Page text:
“School Colors” is an eight-part documentary podcast series about education in Central Brooklyn. It explores what schools in this neighborhood looked like in years and generations past — and why.
“When you go back literally 150 years or go back 50 years, it sounds like you’re talking about 2019,” said Mark Winston Griffith, a local community organizer who was surprised by how many issues bubbling up today have roots in debates and battles of yore.
Griffith, who runs the black-led organizing group Brooklyn Movement Center, co-hosts the podcast alongside journalist and educator Max Freedman. Both men have longstanding connections to Central Brooklyn: Griffith, 56, is the grandson of Jamaican-born immigrants who settled in Crown Heights, and Freedman, 31, is the grandson of a Ukranian Jewish immigrant who made his way to Brownsville.
Chalkbeat will be bringing you new episodes of the podcast here each Friday. “School Colors” is a production of Brooklyn Deep, a local journalism project of the Brooklyn Movement Center. More information can be found here.
Episode 1: Old School
The first episode takes listeners inside two very different District 16 elementary schools along Marcus Garvey Boulevard in Bedford-Stuyvesant and dives deep into the schools that preceded them and the forces that led to this moment. As Freedman explains in the first episode, “District 16 is at a tipping point. And what’s at stake is a lot more than lines on a map. It’s the power to control not only how and what children learn, but what kind of city we’re going to live in and who that city is going to serve.”
Episode 2: Power to the People
In the late 1960s, the Central Brooklyn neighborhood of Ocean Hill-Brownsville was at the center of a bold experiment in community control of public schools. But as Black and Puerto Rican parents there tried to exercise power over their schools, they collided headfirst with the teachers’ union — leading to the longest teachers’ strike in American history, 51 years ago this fall. That parent activism would go on to define political life in Central Brooklyn for generations. The second episode of “School Colors” explores this pivotal chapter in Brooklyn history.
Episode 3: Third Strike
In the fall of 1968, New York City teachers went on strike three times, in reaction to an experiment in community control of schools in Ocean Hill-Brownsville, Brooklyn. The third strike was the longest — and the ugliest. The confrontation at Ocean Hill-Brownsville fractured the connection between teachers and families, between the labor movement and the civil rights movement, and between Black and Jewish New Yorkers. As the third episode explores, some of those wounds have never quite healed.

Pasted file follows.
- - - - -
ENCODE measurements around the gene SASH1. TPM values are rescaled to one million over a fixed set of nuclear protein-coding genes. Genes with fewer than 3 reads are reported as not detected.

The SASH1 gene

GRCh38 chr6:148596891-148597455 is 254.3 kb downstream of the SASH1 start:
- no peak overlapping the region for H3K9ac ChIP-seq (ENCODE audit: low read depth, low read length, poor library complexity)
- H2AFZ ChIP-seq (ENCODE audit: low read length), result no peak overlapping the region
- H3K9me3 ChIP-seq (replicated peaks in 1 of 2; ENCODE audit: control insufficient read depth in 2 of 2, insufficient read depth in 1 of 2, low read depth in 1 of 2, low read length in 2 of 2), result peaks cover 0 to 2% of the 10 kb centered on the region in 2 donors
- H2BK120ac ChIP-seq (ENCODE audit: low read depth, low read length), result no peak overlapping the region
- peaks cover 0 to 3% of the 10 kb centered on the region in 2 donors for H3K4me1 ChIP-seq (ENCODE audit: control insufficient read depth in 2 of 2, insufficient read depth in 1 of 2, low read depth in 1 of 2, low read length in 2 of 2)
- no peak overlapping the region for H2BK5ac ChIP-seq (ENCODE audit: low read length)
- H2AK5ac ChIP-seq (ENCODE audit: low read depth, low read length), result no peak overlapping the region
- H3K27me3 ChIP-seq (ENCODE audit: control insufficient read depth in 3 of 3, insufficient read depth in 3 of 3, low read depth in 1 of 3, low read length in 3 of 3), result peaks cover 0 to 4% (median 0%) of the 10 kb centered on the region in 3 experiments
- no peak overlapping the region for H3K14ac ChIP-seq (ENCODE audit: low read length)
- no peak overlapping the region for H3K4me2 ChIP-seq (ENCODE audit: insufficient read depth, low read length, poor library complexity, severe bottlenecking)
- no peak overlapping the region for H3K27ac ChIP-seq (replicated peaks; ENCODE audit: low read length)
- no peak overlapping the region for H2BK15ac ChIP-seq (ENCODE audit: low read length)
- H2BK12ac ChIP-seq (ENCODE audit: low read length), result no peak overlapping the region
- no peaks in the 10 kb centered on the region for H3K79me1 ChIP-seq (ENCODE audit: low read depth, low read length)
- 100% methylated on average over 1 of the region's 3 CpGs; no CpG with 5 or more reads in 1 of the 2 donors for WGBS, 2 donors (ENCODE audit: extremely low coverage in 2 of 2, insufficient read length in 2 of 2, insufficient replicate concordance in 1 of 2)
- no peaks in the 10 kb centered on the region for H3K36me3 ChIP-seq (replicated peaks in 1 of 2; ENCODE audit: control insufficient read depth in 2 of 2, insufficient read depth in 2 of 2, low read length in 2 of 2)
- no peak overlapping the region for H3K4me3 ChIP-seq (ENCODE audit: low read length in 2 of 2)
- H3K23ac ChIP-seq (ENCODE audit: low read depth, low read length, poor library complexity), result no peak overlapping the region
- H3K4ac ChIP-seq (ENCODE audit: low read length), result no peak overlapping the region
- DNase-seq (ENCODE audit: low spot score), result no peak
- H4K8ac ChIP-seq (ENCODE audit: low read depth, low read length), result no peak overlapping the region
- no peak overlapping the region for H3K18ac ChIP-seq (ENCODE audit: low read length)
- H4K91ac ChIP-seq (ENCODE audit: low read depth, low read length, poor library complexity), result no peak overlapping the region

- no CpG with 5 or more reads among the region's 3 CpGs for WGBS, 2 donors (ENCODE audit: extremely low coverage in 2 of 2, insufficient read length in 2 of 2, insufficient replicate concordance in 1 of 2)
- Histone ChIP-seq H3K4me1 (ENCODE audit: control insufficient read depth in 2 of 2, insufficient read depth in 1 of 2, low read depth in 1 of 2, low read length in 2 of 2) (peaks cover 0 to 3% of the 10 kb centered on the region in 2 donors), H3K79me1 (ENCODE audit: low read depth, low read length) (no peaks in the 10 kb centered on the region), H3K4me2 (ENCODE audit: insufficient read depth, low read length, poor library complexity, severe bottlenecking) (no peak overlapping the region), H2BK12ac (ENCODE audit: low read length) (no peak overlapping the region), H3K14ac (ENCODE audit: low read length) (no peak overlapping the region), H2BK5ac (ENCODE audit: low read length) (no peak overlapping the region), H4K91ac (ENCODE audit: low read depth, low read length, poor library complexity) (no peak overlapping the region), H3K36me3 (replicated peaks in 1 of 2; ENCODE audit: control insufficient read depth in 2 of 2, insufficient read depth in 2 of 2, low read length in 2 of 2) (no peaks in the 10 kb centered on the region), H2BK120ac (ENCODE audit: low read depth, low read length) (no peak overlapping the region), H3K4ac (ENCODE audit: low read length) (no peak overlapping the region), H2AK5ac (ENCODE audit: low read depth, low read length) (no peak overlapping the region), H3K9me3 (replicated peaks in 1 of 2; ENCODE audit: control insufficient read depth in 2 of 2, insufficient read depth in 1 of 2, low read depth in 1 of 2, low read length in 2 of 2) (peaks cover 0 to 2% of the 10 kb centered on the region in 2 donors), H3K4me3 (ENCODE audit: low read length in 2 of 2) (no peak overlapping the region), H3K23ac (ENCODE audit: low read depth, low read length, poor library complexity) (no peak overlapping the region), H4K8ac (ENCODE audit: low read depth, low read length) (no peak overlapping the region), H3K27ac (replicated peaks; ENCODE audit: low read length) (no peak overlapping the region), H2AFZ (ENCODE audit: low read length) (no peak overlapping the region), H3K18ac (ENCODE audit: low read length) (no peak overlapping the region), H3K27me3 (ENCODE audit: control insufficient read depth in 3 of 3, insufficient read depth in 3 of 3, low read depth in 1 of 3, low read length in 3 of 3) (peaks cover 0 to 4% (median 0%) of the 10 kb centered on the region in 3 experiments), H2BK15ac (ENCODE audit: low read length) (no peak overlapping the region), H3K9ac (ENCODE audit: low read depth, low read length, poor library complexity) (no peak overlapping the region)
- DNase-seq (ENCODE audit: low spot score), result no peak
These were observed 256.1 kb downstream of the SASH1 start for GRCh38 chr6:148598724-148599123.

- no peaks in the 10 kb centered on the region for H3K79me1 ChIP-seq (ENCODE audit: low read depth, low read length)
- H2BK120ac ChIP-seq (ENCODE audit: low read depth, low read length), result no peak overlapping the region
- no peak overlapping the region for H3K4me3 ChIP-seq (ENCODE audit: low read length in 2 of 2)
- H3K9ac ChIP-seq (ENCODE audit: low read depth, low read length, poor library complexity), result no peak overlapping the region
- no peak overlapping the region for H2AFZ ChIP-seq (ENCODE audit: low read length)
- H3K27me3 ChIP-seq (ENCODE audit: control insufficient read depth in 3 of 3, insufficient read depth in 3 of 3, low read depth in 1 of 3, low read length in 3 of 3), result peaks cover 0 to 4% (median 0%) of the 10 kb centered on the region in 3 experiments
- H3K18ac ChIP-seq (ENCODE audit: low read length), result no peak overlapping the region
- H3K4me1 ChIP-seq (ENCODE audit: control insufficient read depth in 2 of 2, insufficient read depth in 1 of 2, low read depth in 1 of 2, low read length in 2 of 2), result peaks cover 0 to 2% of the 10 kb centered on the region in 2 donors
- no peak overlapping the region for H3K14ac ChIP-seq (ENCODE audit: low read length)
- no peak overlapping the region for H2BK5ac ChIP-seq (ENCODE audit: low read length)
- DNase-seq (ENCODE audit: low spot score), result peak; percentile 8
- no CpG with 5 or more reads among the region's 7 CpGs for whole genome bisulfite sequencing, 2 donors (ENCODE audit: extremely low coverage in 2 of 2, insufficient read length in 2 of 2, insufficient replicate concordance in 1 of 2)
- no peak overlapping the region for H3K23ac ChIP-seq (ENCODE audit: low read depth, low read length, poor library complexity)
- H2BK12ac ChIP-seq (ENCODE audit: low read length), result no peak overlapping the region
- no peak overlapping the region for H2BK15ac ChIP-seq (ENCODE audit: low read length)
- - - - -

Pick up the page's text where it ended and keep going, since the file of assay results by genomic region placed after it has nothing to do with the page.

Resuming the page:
Episode 4: Agitate! Educate! Organize!
In the wake of the 1968 teachers’ strikes, black residents of Central Brooklyn continued to fight for community control of local schools. The fourth episode of “School Colors” looks at two experiments in self-governance — one within the school system and one in the form of an independent school called Uhuru Sasa Shule — and the legacies of those efforts.
Episode 5: The Disappearing District
The number of students in Brooklyn’s District 16 has dropped by more than half since 2002. There’s no single reason why this is happening, but the year 2002 is a clue: That’s when Michael Bloomberg became Mayor and abolished local school boards — thus putting the school system under mayoral control. In the fifth episode of “School Colors,” listeners hear from parents trying to save their local school from being closed and those who are leaving the district altogether.
Episode 6: Mo’ Charters Mo’ Problems
Charter schools were originally dreamed up to be laboratories for innovation in public education. Instead, many see them as a threat — competing with neighborhood schools for space, resources, and kids. Is this really a zero-sum game? In this episode, the “School Colors” team talks to parents and educators on both sides of the district-charter divide to explore why charter schools seem especially polarizing in a neighborhood like Bedford-Stuyvesant, and what the growth of charter schools means for the future of this community.
Episode 7: New Kids on the Block
Even as the population of Bedford-Stuyvesant, Brooklyn, has been growing in numbers and wealth, the schools of District 16 have been starved for students and resources. That’s because a lot of people moving into the neighborhood either don’t have children or send them to schools outside the district. The seventh episode of the “School Colors” podcast looks at the forces of gentrification in the neighborhood and the effects on local public schools.
Episode 8: On the Move
The eighth episode of the “School Colors” explores the battle for school integration, which is back on the table for the first time in decades. But what’s the right approach — and what would desegregation mean for Central Brooklyn? This episode looks to the future.
Bonus Episode: A Night at the Library
In this bonus episode, recorded live at the Brooklyn Public Library, “School Colors” producers Mark Winston Griffith and Max Freedman talk with Chalkbeat New York’s own Christina Veiga. They are joined by a special guest, NeQuan McLean, president of the Community Education Council for District 16. Their conversation digs deeper into some of the themes of the podcast and pulls back the curtain on how the show was created — and what’s coming next.